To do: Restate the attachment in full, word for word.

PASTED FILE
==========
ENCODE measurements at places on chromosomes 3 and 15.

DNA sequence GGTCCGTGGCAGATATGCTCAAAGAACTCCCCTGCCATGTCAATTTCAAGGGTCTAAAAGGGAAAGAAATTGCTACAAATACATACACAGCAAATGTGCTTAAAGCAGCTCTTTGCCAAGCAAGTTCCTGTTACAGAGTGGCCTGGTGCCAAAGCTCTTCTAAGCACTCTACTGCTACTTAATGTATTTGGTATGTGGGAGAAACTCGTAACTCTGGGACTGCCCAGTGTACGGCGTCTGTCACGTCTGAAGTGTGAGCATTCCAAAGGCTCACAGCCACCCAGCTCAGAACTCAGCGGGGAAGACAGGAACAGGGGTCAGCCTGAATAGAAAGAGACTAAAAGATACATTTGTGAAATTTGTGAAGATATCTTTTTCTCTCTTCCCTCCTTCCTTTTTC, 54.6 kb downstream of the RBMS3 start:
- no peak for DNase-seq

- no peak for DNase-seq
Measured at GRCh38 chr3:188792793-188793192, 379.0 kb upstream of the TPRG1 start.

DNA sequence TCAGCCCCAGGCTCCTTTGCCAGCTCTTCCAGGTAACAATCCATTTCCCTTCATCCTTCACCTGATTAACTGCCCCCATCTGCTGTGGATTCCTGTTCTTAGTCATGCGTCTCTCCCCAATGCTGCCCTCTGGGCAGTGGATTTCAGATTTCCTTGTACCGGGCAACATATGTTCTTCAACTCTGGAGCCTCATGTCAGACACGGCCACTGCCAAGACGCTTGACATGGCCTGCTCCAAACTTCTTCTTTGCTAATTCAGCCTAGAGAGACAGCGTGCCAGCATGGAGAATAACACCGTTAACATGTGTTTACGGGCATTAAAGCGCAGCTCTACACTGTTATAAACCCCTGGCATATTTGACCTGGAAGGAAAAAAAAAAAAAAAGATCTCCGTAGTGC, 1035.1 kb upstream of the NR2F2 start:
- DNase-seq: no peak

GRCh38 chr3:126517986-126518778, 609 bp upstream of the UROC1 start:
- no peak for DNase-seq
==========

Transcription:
ENCODE measurements at places on chromosomes 3 and 15.

DNA sequence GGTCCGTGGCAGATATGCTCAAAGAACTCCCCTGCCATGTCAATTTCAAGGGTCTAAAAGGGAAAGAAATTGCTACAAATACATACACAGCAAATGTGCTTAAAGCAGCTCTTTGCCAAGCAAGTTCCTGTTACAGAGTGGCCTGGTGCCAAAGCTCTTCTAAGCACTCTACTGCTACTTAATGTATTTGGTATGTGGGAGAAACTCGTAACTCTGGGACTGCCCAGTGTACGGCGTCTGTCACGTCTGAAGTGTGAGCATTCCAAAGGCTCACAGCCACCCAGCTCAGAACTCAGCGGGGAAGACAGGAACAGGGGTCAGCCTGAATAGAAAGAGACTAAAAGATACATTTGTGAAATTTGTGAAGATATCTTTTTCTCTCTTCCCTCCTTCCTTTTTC, 54.6 kb downstream of the RBMS3 start:
- no peak for DNase-seq

- no peak for DNase-seq
Measured at GRCh38 chr3:188792793-188793192, 379.0 kb upstream of the TPRG1 start.

DNA sequence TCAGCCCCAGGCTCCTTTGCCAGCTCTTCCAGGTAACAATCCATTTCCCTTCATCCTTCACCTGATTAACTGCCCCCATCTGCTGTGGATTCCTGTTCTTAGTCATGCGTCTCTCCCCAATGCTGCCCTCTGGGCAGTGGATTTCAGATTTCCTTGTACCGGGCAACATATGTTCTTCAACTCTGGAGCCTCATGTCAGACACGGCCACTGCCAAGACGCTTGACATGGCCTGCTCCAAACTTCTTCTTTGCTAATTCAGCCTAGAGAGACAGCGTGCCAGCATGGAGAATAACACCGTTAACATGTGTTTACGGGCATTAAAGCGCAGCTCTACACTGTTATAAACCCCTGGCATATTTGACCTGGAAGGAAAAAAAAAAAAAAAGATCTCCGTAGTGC, 1035.1 kb upstream of the NR2F2 start:
- DNase-seq: no peak

GRCh38 chr3:126517986-126518778, 609 bp upstream of the UROC1 start:
- no peak for DNase-seq